If a glass jar represented your life, you would have the choice whether or not to let those around you look straight into the jar or to place something around the jar and obstruct other's view into your jar. At a low point in our marriage, the engineer accused me of hiding from him, literally. I was ashamed to be seen by my husband. This was both a physical and and emotional fear and was one of many factors that led to the deterioration of our relationship. When he first pointed this out to me, I denied it. But it was the truth. I had to consciously choose transparency, letting him see inside my jar, both literally and figuratively in order to restore our relationship.
Recently, I became both ugly and confrontational to my compassionate teen who tends to be a picky and inconsistent eater. She had chosen the path of transparency to say she didn't like what I had prepared for her breakfast and instead of grace, I reacted with anger and defensiveness. She had rightly chosen transparency; I chose to not accept and judge her preferences. Later the same day, when she heard that she would be getting a fluoride treatment at the dentist, she (again transparent) chose to wear her anxiety and fear all over her face. I saw straight into her jar. The good in choosing this transparency is that I can respond in grace and pray for her courage and strength. (Though it baffles me how a girl who can't wait to gut a deer with her dad is freaked about a clear substance being smeared across her teeth.) What a gift transparency can be in preserving and restoring a relationship! If she would have stuffed her anxiety inside, I would not have had the privilege of being bonded together with her through prayer.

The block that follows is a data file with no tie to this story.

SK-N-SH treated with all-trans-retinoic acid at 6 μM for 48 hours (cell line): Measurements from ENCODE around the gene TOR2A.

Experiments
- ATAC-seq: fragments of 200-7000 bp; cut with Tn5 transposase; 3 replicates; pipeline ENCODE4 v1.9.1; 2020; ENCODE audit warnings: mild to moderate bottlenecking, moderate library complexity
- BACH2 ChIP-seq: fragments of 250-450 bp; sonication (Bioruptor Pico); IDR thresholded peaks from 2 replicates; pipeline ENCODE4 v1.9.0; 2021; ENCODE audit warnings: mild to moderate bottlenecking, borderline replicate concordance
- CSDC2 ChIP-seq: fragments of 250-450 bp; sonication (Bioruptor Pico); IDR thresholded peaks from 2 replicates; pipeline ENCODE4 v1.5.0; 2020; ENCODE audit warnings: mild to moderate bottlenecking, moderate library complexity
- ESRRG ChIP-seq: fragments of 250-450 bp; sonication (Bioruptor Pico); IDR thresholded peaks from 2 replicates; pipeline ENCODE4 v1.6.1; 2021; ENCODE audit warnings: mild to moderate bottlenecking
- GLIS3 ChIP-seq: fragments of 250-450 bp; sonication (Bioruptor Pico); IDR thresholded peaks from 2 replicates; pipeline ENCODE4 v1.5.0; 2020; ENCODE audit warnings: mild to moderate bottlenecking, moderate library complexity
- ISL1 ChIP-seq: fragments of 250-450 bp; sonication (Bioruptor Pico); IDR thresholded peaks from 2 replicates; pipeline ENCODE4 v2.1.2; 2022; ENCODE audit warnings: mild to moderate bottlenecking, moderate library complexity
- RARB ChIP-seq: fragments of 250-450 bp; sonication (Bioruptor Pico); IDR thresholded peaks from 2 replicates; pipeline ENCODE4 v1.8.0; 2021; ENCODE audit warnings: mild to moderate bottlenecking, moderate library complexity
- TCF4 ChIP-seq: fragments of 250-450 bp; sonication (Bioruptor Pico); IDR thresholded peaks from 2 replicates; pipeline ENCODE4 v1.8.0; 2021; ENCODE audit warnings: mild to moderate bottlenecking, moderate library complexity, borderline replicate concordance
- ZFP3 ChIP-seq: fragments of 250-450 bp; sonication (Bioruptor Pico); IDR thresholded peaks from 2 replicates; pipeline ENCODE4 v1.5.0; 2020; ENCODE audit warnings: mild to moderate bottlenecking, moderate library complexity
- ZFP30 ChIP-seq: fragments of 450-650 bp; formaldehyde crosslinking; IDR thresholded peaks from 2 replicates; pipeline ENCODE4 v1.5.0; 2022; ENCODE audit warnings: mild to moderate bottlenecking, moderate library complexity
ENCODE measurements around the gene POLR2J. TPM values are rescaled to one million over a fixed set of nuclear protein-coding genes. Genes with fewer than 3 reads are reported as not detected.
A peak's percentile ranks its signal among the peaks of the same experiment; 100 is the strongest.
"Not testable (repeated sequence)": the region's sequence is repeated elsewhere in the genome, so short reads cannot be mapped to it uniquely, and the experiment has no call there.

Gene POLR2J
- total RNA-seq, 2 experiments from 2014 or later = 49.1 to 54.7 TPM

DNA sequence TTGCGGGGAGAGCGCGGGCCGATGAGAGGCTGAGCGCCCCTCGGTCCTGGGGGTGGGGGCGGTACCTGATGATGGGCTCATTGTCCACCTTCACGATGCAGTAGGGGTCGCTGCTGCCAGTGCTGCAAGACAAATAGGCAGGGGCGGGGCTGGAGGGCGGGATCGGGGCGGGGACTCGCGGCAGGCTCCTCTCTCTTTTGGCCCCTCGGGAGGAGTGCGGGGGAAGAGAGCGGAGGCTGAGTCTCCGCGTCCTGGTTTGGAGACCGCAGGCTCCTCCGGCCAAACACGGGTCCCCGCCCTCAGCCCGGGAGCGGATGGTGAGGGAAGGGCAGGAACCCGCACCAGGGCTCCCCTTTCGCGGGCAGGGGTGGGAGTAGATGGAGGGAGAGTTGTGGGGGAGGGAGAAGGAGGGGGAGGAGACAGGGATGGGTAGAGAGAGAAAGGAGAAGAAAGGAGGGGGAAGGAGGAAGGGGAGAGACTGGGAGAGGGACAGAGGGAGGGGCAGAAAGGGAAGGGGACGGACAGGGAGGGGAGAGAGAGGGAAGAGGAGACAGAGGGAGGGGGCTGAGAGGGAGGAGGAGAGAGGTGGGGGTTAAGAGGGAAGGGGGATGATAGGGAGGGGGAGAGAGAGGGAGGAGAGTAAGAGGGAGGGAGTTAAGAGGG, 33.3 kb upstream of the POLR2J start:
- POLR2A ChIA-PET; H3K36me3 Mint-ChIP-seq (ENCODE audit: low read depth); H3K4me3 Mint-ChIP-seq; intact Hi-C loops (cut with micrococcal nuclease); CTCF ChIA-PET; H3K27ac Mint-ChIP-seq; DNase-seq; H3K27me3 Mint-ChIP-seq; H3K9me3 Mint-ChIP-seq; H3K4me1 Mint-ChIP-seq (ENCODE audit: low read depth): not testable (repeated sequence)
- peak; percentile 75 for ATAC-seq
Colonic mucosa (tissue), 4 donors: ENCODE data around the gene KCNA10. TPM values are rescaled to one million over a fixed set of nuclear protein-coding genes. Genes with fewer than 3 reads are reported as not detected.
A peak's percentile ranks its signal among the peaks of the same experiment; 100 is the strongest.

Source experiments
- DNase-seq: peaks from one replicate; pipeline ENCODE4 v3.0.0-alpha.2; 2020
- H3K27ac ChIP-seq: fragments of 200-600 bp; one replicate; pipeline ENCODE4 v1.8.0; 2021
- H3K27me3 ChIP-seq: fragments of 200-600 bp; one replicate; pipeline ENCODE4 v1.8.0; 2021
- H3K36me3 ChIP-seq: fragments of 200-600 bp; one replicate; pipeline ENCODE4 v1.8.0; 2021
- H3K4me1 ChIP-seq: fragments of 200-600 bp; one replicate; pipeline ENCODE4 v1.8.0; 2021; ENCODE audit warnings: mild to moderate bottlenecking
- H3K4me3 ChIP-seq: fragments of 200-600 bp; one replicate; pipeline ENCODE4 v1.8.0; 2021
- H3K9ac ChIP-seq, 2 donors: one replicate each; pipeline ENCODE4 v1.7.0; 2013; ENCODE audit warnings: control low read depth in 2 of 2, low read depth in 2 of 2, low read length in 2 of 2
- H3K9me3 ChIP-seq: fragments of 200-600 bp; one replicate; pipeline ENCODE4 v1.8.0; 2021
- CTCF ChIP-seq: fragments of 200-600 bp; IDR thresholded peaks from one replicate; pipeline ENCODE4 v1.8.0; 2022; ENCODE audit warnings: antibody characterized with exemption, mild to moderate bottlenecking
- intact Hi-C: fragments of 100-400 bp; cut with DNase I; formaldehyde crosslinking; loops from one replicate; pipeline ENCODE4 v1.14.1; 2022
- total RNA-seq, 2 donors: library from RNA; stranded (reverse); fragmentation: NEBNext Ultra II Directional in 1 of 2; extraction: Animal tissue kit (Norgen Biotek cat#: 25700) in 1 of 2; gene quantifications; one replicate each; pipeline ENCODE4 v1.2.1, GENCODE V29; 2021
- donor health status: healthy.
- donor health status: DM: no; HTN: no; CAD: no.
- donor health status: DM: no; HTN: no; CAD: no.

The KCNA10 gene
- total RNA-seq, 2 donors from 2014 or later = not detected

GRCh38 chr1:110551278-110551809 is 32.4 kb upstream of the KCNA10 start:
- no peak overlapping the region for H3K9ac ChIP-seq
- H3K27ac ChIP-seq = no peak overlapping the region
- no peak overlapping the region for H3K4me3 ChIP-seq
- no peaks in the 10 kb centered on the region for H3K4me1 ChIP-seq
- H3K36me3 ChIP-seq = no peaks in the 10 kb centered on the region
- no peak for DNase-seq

There is a need to consistently apply transparency to my relationship with Jesus. To be honest, to intentionally search my heart for ways I may have offended, disobeyed or been unfaithful to Him and His ways and then tried to cover the outside of my jar. How often, instead of pulling back the cover from my jar by confessing my sin, experiencing forgiveness and grace in my weakness, do I choose to try forget about it, turn a blind eye or even make excuses (justify) my wrong doing? In doing so, I reject His forgiveness of my sin and His gracious, sufficient power to combat my sinful habits. In essence, I'm just like Adam and Eve, hiding in the garden from God. A relationship spend hiding from someone is no relationship at all. I must consciously choose let God see all that's in my jar.
When was the last time you stopped to look at your life and confess areas you may have been trying to hide from God? In what personal relationship are you withholding truth and honesty? Will you choose to be transparent with God and others?